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The global industry association for coal has said that in order to support a sustainable development of the resource, the world's third largest energy consumer, India, will require financial, technological and other support internationally.
Opening the conference titled 'Sustainable Energy Development: Opportunities and Innovation for Indian Coal', Benjamin Sporton, Chief Executive, WCA, said: "We are excited to be in India and have come here to observe and take back key insights. As an international organization, we can support the sustainable development of India's coal, mining and power sectors in partnership with Coal India, NTPC, and other public and private enterprises. As India is going to rely on coal to power up its economy in the decades to come, I think it is important to look for ways to mine coal in a sustainable, efficient and safe manner, as well as look for ways to utilize it through modern high-efficiency, low-emission (HELE) power generation technologies to reduce emissions. For the international coal community, India is of high strategic importance and therefore, WCA has decided to convene its annual board meeting in New Delhi, this year."
Present on the occasion, Anil Swarup, Secretary, Ministry of Coal, Government of India said: "We have to identify ways in which clean coal can be quickly introduced in India. The concern is that with the increase in coal production as per our plans, we have to think in terms of how cleaner coal could also be provided. Thereby, on the one hand, there will be increased production and, on the other, we will see how this does not damage the environment."
According to the guidance given by the International Energy Agency (IEA), by 2040, India's energy consumption will surpass that of the Organisation for Economic Cooperation and Development (OECD) Europe, and would be rapidly approaching that of the US.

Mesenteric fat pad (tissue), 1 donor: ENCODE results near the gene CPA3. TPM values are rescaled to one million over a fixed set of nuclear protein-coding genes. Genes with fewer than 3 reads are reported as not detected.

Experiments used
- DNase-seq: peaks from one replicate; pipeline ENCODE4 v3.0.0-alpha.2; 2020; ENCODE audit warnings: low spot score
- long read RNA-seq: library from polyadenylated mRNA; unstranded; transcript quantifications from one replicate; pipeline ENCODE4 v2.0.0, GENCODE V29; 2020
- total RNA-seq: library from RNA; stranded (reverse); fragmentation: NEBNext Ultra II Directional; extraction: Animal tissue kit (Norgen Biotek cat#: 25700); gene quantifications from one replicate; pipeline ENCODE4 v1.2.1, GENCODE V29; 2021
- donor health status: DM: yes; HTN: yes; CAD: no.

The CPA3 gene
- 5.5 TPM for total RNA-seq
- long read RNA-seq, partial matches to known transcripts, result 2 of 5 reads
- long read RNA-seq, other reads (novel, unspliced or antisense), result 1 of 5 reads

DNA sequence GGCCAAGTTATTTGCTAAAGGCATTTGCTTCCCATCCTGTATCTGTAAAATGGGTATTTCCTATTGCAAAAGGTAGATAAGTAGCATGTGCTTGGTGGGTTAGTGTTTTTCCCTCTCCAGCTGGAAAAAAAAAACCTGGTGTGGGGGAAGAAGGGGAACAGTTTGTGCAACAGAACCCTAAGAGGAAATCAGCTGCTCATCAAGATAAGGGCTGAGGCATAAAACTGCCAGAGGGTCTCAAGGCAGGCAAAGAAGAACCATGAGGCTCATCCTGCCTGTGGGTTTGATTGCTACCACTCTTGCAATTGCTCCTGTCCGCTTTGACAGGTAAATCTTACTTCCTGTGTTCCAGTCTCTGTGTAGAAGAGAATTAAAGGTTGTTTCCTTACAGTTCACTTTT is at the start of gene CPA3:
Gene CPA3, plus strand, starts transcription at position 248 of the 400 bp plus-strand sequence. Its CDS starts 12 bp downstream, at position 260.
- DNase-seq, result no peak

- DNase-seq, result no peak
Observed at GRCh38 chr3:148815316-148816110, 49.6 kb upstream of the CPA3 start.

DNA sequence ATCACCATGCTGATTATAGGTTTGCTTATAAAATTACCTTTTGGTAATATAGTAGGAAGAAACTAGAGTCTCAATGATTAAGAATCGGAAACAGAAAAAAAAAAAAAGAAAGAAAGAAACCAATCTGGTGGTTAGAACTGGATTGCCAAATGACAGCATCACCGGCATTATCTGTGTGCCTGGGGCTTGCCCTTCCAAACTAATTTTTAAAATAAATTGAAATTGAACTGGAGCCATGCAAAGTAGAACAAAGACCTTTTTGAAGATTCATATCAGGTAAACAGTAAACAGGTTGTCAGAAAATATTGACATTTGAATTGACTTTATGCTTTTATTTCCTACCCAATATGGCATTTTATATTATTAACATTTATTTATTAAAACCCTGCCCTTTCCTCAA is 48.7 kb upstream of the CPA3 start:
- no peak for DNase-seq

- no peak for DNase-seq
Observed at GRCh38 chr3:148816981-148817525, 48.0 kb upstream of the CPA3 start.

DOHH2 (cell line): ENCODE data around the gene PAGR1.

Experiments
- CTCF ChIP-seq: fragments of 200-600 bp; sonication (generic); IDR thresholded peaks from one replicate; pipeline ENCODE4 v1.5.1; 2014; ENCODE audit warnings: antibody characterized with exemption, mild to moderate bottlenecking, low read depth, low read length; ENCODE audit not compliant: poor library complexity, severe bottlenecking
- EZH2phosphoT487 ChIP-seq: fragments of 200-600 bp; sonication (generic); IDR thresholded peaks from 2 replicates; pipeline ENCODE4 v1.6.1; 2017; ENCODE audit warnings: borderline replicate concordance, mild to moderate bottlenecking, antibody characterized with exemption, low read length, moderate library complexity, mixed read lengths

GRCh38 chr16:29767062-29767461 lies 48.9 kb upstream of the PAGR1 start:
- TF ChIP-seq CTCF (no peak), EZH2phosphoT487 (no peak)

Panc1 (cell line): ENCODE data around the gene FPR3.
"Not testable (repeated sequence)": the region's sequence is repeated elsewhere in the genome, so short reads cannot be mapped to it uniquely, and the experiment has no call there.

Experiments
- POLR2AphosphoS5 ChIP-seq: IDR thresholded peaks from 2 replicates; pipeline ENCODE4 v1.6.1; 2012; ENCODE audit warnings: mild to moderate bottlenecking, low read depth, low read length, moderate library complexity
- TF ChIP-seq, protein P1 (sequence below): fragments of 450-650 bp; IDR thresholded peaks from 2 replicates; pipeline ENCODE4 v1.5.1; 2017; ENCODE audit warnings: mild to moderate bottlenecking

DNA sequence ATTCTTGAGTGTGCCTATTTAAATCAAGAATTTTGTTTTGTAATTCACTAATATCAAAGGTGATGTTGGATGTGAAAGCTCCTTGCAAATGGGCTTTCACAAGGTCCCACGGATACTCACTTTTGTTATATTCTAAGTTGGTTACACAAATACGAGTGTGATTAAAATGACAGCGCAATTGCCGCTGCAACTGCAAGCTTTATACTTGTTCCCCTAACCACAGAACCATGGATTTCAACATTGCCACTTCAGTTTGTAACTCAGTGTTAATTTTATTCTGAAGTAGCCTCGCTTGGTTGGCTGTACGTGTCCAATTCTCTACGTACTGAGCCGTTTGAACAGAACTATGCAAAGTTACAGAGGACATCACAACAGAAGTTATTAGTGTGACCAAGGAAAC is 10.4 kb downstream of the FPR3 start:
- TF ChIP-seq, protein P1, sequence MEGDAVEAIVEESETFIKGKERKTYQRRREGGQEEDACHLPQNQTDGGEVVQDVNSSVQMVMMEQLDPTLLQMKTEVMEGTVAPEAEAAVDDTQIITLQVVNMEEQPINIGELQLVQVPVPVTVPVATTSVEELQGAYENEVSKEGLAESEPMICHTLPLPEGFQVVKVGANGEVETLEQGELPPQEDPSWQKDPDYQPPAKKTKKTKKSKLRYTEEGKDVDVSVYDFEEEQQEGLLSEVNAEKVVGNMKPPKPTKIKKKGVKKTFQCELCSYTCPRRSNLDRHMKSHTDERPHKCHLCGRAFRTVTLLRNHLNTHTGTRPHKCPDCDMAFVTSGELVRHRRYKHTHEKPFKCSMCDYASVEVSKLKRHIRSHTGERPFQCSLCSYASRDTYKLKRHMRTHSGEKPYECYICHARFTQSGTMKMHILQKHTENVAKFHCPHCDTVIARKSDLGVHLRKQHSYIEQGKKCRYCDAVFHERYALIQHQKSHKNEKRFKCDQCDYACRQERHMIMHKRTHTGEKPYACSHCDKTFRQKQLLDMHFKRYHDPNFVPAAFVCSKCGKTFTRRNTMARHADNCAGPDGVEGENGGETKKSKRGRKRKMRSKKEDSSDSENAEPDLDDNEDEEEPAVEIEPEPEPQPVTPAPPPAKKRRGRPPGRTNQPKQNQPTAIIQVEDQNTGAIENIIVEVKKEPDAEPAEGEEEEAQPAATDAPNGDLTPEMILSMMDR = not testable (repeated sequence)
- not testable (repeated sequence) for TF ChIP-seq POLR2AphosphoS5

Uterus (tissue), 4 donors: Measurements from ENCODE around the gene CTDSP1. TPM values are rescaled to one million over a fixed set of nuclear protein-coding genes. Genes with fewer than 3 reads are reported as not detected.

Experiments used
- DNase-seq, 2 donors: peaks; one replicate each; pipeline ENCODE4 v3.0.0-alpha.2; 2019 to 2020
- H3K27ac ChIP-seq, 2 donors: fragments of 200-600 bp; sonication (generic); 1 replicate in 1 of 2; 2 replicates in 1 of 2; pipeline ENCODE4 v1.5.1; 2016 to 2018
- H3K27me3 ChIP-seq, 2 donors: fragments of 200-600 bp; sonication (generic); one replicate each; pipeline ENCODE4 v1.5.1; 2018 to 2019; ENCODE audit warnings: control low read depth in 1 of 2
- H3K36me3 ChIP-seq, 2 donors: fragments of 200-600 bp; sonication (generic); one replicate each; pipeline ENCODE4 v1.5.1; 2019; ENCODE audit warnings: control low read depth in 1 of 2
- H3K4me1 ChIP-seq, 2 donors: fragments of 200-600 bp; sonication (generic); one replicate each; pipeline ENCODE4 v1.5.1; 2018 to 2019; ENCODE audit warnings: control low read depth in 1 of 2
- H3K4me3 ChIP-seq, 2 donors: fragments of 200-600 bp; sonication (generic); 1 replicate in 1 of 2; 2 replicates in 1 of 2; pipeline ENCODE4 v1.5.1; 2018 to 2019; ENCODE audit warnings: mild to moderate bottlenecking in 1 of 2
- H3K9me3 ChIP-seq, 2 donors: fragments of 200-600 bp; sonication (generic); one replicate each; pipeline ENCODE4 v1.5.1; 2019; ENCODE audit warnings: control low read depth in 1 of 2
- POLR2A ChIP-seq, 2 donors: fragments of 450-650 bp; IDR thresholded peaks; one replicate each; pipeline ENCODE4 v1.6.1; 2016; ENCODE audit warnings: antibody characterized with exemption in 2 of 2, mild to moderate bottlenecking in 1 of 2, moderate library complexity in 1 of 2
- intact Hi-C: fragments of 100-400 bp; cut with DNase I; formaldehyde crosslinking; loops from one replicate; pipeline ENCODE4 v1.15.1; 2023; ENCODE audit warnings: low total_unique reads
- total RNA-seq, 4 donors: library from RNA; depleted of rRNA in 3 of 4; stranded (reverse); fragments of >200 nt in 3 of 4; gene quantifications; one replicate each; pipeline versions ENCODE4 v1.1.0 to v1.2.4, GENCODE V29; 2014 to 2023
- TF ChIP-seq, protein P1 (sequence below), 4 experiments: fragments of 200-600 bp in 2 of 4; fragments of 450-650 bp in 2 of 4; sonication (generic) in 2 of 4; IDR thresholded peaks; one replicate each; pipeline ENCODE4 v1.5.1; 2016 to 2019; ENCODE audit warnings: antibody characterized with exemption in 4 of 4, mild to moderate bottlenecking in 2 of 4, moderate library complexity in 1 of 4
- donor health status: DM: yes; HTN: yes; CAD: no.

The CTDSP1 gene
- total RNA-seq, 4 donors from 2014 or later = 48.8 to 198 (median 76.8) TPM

Like other countries before it, the country's economic growth will be still largely powered by coal. Presently, over 40% of India's total primary energy and over 70% of generated electricity demand are met by coal. The country presently has nearly 205 gigawatts (GW) of coal-fired electricity generation capacity, which will soon be further augmented by another 113 GW.
To this effect, Benjamin Sporton said, "Given the continued reliance on coal, it is important to make sure that we are using modern HELE power plants with super critical and ultra-super technology that can significantly help reduce carbon dioxide emissions up to 35%. Another important aspect to this technology is that it reduces emissions of other things that cause concerns about clean air such as particulate matter, sulphur dioxide and nitrogen oxide."
The Indian Government is driven by the mission of 24X7 Affordable and Environment Friendly 'Power for All' by 2022. Even after incorporating cost declines in renewable technologies, coal is expected to remain the most cost- effective option for meeting electricity demand growth in the country.
(This story has not been edited by Business Standard staff and is auto-generated from a syndicated feed.)